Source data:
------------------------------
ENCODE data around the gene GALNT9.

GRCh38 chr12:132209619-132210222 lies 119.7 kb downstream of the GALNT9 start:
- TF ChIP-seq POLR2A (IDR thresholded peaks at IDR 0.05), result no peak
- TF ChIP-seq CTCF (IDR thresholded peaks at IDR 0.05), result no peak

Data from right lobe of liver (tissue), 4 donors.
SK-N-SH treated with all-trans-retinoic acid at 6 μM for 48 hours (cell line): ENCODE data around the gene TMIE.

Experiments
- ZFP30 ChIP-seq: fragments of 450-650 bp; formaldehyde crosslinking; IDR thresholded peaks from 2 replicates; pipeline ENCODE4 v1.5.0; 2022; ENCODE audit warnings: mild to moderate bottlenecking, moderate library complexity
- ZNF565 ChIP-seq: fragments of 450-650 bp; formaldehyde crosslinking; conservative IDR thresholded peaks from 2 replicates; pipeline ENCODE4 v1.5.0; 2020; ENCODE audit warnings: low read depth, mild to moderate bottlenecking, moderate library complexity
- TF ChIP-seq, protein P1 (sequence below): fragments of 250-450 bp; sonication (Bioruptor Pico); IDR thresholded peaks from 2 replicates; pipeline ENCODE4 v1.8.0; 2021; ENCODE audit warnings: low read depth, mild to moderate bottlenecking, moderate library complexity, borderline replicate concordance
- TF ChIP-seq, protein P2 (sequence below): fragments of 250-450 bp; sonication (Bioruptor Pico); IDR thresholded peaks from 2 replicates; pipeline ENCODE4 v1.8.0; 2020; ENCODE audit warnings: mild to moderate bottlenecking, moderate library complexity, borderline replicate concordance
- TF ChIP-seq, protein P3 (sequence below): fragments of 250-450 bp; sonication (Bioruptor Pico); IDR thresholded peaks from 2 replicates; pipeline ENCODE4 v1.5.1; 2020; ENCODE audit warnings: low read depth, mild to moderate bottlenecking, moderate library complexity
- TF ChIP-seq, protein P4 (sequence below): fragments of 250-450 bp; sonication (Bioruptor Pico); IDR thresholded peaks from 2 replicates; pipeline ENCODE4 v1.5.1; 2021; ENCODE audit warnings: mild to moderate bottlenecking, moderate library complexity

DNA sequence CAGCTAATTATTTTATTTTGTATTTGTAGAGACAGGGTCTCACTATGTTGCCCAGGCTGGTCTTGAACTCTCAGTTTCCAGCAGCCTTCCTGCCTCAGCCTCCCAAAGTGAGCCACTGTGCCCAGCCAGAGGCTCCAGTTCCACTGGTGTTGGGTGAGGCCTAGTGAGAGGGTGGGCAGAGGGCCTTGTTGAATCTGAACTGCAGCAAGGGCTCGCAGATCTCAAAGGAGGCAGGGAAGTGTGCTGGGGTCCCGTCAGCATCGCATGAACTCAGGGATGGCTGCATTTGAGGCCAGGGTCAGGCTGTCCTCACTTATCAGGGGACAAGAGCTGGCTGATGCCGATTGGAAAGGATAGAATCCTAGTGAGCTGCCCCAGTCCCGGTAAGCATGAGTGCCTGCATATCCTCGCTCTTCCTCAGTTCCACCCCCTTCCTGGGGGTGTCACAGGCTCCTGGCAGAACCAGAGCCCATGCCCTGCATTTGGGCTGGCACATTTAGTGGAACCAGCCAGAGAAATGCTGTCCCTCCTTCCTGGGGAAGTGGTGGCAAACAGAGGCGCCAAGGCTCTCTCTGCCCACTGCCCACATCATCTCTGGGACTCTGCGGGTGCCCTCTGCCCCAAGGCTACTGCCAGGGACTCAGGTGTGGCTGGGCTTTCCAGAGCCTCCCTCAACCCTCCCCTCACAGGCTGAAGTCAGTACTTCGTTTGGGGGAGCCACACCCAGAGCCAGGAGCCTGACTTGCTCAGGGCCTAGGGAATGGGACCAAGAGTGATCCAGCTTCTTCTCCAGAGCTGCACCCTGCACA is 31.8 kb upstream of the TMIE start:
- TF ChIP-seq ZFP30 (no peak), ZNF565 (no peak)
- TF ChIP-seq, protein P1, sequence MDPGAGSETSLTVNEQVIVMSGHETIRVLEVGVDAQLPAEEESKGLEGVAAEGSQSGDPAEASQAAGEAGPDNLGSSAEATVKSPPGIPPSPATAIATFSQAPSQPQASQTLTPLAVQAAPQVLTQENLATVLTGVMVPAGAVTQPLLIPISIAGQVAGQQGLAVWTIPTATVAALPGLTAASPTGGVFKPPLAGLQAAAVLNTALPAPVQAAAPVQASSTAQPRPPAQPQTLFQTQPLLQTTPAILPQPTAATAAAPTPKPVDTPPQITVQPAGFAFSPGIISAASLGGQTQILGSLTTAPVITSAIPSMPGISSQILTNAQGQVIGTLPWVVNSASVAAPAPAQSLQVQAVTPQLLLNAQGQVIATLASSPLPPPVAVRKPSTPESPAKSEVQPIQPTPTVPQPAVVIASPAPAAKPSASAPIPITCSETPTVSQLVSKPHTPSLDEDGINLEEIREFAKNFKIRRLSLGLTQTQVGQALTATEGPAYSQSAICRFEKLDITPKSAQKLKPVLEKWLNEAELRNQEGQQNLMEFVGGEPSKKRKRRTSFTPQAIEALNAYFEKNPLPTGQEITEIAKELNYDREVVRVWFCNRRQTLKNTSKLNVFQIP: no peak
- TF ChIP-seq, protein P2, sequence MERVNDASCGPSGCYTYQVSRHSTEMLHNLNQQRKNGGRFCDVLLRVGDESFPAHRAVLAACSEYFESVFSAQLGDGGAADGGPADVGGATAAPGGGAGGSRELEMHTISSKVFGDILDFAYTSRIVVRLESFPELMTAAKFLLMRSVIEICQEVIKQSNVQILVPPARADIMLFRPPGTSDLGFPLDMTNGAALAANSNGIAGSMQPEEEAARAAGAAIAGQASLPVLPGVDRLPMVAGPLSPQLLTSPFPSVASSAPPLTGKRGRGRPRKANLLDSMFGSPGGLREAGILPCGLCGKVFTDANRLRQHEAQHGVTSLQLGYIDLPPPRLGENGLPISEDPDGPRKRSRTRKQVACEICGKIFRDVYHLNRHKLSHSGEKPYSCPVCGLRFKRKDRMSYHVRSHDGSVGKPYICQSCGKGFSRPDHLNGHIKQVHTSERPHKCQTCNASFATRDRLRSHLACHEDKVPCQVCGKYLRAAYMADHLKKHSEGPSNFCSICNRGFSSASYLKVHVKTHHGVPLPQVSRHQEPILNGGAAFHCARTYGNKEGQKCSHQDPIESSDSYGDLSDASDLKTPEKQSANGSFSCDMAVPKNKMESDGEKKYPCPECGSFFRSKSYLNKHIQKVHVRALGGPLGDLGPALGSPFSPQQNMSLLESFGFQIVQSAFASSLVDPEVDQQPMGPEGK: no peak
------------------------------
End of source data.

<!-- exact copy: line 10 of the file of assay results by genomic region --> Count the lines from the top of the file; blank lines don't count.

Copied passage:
- TF ChIP-seq, protein P1 (sequence below): fragments of 250-450 bp; sonication (Bioruptor Pico); IDR thresholded peaks from 2 replicates; pipeline ENCODE4 v1.8.0; 2021; ENCODE audit warnings: low read depth, mild to moderate bottlenecking, moderate library complexity, borderline replicate concordance